- Chronic (medicine)
A chronic disease is a disease or other human health condition that is persistent or long-lasting in nature. The term chronic is usually applied when the course of the disease lasts for more than three months. Common chronic diseases include asthma, cancer, diabetes and HIV/AIDS.
While often referred to as "non-communicable diseases", also usually lasting medical conditions, the latter are distinguished by their non-infectious cause. In contrast, some chronic diseases, such as HIV/AIDS, are caused by transmissible infections.
Key chronic conditions
Examples of chronic diseases and health conditions include:
- Autoimmune diseases, such as ulcerative colitis, lupus erythematosus, Crohn's Disease and Coeliac Disease
- Cancer / neoplastic diseases not amenable to be cured
- Cardiovascular diseases: cerebrovascular disease, heart failure, ischemic cardiopathy
- Chronic fatigue syndrome
- Chronic graft-versus-host disease (GVHD)
- Chronic hepatitis
- Chronic pain syndromes, such as post-vasectomy pain syndrome
- Chronic osteoarticular diseases: osteoarthritis, rheumatoid arthritis
- Chronic renal failure
- Chronic respiratory diseases: asthma, chronic obstructive pulmonary disease (COPD), pulmonary hypertension
- Deafness and hearing impairment
- Diabetes mellitus
- Sickle Cell Anemia and other haemoglobin disorders
Many chronic diseases require chronic care management for effective long-term treatment. Effective chronic disease control requires attention to social, behavioral, environmental and clinical aspects. Multiple morbidities can be common in older adults.
The World Health Organization (WHO) reports chronic non-communicable conditions to be by far the leading cause of mortality in the world, representing 35 million deaths in 2005 and over 60% of all deaths.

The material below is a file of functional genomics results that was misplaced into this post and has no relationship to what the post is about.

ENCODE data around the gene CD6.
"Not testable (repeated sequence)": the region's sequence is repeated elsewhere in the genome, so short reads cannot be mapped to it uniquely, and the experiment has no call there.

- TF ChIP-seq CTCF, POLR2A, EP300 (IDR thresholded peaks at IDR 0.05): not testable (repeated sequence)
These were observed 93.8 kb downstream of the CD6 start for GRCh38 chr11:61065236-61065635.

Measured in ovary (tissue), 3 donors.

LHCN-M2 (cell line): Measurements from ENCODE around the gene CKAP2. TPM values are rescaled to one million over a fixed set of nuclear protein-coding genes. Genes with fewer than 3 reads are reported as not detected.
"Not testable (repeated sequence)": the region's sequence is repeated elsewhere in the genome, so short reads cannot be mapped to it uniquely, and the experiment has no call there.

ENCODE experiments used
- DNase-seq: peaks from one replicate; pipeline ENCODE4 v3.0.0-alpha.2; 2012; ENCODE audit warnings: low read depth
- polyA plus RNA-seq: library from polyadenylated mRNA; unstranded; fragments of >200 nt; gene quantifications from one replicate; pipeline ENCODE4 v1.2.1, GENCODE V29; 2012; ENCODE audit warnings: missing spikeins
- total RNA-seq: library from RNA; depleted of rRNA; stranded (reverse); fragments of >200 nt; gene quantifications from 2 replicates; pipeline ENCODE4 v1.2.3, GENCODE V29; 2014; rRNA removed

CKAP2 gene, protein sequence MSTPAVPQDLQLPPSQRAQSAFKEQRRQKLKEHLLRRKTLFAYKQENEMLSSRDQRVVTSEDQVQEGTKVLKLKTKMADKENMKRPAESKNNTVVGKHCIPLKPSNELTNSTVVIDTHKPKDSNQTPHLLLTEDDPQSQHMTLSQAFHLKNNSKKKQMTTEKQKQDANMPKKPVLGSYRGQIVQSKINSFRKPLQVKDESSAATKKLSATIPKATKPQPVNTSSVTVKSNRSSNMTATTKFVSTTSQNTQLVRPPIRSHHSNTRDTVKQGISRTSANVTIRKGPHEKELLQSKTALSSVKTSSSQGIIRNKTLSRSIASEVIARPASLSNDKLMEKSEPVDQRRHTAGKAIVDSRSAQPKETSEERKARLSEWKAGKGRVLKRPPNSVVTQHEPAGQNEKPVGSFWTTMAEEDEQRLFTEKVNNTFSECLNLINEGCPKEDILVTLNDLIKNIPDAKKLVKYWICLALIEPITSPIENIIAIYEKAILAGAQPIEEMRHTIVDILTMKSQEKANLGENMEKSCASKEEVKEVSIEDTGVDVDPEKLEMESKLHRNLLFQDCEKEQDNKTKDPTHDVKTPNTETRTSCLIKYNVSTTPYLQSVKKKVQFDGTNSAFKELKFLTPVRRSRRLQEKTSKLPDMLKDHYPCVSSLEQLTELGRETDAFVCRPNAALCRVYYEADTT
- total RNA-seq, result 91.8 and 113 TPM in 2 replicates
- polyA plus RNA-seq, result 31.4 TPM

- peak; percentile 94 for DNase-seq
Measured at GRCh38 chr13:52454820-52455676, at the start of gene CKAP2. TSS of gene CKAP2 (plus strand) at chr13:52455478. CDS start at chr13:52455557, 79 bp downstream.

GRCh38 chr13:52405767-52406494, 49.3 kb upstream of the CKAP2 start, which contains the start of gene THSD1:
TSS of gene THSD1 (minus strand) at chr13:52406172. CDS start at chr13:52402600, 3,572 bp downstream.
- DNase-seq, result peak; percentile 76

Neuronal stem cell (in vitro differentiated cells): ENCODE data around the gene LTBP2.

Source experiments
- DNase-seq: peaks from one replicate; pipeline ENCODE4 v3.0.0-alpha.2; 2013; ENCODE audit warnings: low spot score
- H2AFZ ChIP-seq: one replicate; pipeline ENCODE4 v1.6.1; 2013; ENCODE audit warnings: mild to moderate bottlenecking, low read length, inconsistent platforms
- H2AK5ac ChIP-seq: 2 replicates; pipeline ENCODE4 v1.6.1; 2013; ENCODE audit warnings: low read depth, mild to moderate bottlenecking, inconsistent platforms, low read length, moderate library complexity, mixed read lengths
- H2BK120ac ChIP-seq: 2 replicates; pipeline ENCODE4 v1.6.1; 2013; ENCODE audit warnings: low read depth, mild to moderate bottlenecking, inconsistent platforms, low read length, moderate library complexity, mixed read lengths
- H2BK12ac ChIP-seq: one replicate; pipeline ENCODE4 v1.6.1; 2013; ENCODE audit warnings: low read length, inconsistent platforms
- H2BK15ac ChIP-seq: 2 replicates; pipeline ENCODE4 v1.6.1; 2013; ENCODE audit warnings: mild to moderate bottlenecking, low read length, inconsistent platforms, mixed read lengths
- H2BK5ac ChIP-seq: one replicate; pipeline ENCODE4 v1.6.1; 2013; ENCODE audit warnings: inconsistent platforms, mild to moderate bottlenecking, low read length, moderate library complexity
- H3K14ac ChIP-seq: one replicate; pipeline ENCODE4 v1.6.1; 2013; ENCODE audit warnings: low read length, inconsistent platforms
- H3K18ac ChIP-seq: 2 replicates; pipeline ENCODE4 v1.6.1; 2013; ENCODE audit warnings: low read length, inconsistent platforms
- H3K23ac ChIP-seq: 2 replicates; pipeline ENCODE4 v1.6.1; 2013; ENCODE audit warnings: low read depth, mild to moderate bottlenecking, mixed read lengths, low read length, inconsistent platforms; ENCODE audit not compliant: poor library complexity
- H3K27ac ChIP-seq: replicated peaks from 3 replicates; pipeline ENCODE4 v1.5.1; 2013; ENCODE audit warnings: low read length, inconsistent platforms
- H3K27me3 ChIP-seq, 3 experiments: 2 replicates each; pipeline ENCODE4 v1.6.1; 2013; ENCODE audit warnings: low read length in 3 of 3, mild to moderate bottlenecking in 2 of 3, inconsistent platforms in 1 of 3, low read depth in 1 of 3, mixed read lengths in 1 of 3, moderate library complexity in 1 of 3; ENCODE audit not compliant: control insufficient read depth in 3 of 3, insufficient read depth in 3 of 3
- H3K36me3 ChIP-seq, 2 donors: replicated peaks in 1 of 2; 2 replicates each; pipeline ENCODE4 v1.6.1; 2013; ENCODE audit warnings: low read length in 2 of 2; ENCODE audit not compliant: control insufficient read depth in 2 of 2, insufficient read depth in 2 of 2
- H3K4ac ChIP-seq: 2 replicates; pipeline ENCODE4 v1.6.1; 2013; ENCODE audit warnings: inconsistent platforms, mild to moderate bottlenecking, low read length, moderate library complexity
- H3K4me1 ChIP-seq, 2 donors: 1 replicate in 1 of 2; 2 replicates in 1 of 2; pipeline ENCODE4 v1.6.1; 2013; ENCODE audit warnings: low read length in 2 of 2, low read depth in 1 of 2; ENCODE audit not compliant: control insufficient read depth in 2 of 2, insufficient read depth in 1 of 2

In the United States, nearly one in two Americans (133 million) has a chronic medical condition of one kind or another, with most (58%) between the ages of 18 and 64. The number is projected to increase by more than one percent per year by 2030, resulting in an estimated chronically ill population of 171 million. The most common chronic conditions are high blood pressure, arthritis, respiratory diseases like emphysema, and high cholesterol. Chronic illnesses cause about 70% of deaths in the US and are estimated to take up about 75% of health care costs each year. However, for most people their medical conditions do not impair normal activities. Some 90% of seniors have at least one chronic disease, and 77% have two or more chronic conditions.
- Acute (medicine)
- Chronic pain
- Course (medicine)
- Disease management (health)
- Dynamic treatment regimes
- Medical tattoo
- Multiple morbidities
- Natural history of disease
- Non-communicable disease
- Virtual Wards (a UK term)
- ^ a b World Health Organization. Chronic diseases, accessed 11 July 2011.
- ^ a b Robert Wood Johnson Foundation & Partnership for Solutions. "Chronic Conditions: Making the Case for Ongoing Care." Johns Hopkins University, Baltimore, MD (September 2004 Update).
- ^ National Center for Chronic Disease Prevention and Health Promotion. Chronic Disease Overview. CDC.
- ^ Gerard Anderson, "The Growing Burden of Chronic Disease in American." Public Health Reports / May–June 2004 / Volume 119.
- Bone Marrow Transplantation journal
- Center for Managing Chronic Disease, University of Michigan
- MEDICC Review theme issue on Confronting Chronic Diseases With longer life expectancies in most countries and the globalization of "Western" diets and sedentarism, the main burden of disease and death from these conditions is falling on already-disadvantaged developing countries and poor communities everywhere.
- Public Health Agency of Canada: Chronic Disease
- World Health Organization: Chronic Disease and Health Promotion
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